One of our customs in Christ Church is to have a “state of the church“ message sometime around the first of the year. There are two slight changes this year. First, this year it is right at the first of the year, and the second difference is that this year we are going to focus on the state of our local church, this particular congregation.
But ye, brethren, be not weary in well doing (2 Thess. 3:13).
At the conclusion of this letter to the Thessalonians, the apostle Paul is doing what he commonly does—he gives a series of ethical exhortations. This particular one is preceded by the charge to contain the disorderly busybodies (vv. 6-12), and is followed by instructions on how to deal with members in their midst who did not want to live by the apostolic instructions (vv. 14-15). This shows that living in community always requires maintenance and discipline in love. And given the nature of the case, the work is constant and ongoing. This is what lies behind the exhortation here. Those who are not disorderly have to deal with those who are, and this takes constant work. And so Paul encourages them as brethren, and tells them not to be wasted, spiritless, exhausted (ekkakeo) in the labor of doing well, or acting uprightly. Among other things, this tells us that doing well (kalopoieo) is the kind of thing that results in temptations to exhaustion. Don’t do that, Paul urges. Be encouraged. “And let us not be weary (same word) in well doing: for in due season we shall reap, if we faint not. As we have therefore opportunity, let us do good unto all men, especially unto them who are of the household of faith” (Gal. 6-9-10).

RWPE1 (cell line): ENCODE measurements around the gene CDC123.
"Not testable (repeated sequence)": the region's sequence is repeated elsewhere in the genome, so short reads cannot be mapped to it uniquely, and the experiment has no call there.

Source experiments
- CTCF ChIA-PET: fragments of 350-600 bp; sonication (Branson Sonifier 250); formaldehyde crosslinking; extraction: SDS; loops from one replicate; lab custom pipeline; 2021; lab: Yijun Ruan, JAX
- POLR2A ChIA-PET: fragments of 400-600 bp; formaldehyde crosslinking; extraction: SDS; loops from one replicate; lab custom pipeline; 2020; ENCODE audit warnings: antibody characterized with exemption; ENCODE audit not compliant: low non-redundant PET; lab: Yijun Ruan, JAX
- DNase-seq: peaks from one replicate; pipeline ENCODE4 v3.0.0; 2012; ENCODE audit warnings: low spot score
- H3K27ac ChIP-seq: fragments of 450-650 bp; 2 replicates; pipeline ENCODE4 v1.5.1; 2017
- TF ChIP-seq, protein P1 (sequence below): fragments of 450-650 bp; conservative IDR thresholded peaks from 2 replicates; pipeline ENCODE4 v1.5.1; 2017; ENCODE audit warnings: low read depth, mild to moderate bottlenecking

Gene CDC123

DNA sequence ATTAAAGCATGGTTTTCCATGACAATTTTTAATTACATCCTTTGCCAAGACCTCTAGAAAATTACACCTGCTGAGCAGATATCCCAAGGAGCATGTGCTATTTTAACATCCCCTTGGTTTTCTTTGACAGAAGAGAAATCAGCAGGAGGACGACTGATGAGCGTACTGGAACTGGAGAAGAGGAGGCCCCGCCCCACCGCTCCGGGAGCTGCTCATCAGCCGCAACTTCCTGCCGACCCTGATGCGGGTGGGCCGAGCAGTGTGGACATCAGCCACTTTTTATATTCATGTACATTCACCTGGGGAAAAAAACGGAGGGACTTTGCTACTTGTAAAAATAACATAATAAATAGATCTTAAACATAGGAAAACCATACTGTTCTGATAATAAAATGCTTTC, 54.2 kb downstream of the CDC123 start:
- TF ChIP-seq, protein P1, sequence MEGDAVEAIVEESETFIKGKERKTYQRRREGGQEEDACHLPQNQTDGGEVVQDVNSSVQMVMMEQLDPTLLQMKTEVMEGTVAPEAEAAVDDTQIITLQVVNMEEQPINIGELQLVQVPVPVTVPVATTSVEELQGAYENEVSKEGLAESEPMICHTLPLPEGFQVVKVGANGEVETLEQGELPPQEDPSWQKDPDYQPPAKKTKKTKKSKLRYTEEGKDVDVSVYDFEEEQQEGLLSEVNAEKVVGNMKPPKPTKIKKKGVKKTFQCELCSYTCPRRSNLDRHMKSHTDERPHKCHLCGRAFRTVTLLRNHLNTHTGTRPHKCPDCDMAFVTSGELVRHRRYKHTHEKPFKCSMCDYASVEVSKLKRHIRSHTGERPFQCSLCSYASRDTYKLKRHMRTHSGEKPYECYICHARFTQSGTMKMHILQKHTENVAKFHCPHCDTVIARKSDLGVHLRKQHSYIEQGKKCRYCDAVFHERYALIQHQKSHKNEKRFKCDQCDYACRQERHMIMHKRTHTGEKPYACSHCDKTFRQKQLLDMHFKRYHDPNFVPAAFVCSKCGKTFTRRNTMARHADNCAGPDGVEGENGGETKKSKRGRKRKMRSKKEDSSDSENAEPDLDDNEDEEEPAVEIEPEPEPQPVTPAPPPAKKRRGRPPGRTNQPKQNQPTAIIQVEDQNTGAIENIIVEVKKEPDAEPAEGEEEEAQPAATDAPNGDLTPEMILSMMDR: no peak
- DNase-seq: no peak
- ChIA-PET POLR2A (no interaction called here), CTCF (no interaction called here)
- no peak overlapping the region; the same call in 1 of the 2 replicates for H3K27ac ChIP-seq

One Other Thing:
Much of the New Testament is occasional. By this I mean that letters or epistles were written with particular circumstances in view, and particular people were warned to guard against discouragement for particular reasons. And this means that when we read the Word of God we often find very local and specific details given to us. We should learn from this, and take it as encouragement, not to obsess over our particular circumstances, but rather to consider them in the light of the Scriptures. We want to apply the principles of Scripture to ourselves. There were Christians who knew and loved Antipas (Rev. 2:13). There were saints at Philippi who were caught up in the dispute between Euodias and Syntyche (Phil. 4:2), and who didn’t know what to do about it. There were those at Sardis who kept their garments white (Rev. 3:4). Now in a very similar way, this is an occasional sermon. Over the course of the last four years, we at Christ Church have taken what many would describe as “a pounding.” But I want you to be encouraged on two counts. The first is that as a congregation you have (overwhelmingly) handled the trials with winsome grace, humor, and a remarkably good attitude. The second reason is that we are winning.